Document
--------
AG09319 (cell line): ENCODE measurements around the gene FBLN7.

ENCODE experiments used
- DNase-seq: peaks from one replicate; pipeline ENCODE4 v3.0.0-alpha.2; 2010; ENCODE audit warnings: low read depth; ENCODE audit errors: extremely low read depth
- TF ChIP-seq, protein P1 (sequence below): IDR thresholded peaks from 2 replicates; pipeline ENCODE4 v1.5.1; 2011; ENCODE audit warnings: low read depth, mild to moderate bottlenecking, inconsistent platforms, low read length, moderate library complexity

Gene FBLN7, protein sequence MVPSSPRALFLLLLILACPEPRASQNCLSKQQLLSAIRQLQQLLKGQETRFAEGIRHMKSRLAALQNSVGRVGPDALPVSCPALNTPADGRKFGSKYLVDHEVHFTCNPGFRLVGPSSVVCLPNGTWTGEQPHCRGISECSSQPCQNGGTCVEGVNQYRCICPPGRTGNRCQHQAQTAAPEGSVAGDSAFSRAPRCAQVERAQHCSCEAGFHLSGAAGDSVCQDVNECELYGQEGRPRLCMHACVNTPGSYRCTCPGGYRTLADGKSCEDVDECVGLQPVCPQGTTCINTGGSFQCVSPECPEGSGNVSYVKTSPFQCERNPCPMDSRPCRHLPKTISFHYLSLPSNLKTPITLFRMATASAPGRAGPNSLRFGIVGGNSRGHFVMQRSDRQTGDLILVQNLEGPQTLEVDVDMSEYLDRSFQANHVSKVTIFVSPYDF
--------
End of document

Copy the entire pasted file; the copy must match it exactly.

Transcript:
AG09319 (cell line): ENCODE measurements around the gene FBLN7.

ENCODE experiments used
- DNase-seq: peaks from one replicate; pipeline ENCODE4 v3.0.0-alpha.2; 2010; ENCODE audit warnings: low read depth; ENCODE audit errors: extremely low read depth
- TF ChIP-seq, protein P1 (sequence below): IDR thresholded peaks from 2 replicates; pipeline ENCODE4 v1.5.1; 2011; ENCODE audit warnings: low read depth, mild to moderate bottlenecking, inconsistent platforms, low read length, moderate library complexity

Gene FBLN7, protein sequence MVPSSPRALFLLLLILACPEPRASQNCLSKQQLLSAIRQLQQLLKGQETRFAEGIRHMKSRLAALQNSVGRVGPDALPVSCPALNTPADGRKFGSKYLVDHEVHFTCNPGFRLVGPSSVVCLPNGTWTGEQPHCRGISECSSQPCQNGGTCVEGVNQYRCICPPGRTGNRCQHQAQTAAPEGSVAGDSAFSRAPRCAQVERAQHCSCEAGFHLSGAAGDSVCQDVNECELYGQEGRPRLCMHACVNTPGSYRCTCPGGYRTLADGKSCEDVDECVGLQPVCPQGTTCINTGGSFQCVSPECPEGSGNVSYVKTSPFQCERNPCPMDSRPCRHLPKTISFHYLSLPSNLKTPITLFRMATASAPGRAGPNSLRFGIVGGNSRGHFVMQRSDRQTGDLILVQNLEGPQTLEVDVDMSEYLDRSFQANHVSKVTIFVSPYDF